Botflies aren’t the nicest of creatures. Although they are technically harmless, they can cause some problems and are often associated with disgusting behaviors.
If you’ve ever seen Alien, you might associate botflies with that movie – they tend to burrow into their host until they’re ready to leave and will eventually break out of their host through their skin or other orifice like the ear.
Their process of burrowing doesn’t usually harm their host, whether that’s a horse or a human but can cause an area of swelling which can be unpleasant and itchy, which we’d all like to avoid if possible.
So, how would you know if there’s a botfly around? What do they look like exactly?
This guide will help you identify a botfly along with providing some helpful information surrounding the creature which can help you in the future!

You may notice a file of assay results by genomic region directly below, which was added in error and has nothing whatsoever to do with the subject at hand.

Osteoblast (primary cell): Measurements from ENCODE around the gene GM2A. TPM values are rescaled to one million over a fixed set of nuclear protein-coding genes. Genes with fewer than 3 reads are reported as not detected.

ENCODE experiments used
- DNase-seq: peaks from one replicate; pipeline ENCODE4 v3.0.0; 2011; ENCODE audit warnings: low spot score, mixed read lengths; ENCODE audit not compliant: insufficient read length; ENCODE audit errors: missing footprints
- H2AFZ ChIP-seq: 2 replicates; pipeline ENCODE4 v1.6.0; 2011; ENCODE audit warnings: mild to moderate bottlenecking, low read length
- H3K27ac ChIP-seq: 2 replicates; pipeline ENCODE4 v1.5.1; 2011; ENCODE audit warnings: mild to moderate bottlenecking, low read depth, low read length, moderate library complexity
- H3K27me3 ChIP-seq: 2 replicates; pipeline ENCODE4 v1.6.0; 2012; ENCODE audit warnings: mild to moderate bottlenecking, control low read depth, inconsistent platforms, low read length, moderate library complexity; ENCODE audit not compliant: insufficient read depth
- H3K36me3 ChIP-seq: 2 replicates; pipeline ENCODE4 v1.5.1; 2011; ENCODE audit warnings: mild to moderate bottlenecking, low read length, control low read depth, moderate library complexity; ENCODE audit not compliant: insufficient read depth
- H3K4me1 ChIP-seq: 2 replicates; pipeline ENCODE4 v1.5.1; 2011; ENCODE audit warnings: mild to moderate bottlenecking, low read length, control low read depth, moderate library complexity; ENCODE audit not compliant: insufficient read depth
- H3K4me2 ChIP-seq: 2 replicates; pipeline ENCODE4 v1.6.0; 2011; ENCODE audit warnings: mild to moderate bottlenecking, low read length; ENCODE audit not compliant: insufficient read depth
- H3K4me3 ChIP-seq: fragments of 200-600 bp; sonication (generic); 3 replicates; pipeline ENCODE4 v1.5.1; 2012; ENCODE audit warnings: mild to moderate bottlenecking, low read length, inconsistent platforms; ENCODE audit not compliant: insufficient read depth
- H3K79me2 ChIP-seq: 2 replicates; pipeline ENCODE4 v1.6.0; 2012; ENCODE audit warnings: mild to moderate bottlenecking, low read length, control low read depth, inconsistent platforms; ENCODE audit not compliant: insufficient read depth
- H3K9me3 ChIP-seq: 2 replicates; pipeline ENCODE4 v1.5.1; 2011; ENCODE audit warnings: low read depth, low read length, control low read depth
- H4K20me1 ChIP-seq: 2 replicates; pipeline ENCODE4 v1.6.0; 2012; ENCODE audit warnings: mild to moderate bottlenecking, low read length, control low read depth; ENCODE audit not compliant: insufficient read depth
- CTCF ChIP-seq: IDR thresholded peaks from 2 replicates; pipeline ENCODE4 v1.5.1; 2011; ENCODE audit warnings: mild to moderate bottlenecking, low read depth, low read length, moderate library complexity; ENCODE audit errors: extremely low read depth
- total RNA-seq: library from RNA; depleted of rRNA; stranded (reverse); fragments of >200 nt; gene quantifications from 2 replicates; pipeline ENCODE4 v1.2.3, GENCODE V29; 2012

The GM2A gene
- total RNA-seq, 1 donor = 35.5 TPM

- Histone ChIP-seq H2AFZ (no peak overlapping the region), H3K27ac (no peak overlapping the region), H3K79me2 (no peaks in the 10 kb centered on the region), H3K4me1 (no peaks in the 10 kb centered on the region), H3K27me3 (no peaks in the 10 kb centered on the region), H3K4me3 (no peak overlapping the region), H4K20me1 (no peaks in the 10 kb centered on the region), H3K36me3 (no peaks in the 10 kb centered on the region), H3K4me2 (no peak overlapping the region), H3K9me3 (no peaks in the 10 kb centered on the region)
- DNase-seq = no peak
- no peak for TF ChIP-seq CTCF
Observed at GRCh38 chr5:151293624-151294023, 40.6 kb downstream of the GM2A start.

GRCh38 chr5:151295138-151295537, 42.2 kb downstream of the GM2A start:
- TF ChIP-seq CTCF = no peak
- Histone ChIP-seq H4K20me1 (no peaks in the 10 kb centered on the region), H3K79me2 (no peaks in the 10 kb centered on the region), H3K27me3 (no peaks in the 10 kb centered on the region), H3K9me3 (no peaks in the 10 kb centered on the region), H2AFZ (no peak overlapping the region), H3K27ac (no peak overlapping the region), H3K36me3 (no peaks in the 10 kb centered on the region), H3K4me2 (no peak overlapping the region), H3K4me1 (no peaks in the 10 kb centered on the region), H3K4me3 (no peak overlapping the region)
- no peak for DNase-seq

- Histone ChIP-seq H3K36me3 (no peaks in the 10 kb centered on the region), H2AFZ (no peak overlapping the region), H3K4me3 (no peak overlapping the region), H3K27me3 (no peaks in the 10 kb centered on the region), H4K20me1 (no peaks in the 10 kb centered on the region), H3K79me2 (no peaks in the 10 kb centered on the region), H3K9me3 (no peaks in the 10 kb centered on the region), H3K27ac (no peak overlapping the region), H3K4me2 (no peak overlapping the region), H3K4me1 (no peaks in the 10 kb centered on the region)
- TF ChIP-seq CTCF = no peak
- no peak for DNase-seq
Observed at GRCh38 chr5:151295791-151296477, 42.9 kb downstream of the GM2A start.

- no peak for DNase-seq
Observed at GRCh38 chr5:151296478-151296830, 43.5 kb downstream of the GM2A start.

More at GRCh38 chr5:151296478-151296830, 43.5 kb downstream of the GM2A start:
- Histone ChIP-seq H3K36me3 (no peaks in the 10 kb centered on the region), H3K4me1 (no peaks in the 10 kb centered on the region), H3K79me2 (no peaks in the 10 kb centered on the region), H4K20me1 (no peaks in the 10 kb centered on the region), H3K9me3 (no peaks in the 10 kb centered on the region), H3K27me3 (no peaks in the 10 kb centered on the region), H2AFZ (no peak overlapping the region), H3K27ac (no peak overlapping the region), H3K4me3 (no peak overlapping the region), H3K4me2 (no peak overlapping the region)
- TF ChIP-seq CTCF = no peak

What Is A Botfly Exactly?
A botfly is a type of fly that has many different varieties, each of which have their own name linking to their behaviors.
Their name in the scientific community is Dermatobia Hominis and they’re normally located in South and Central America.
Having said that, if you think you’ve spotted one or heard of one in the United States, you’d be right too, but they only frequent Southern California normally.
There have been reports of other places in the States, but this is usually down to people returning from vacation in South America.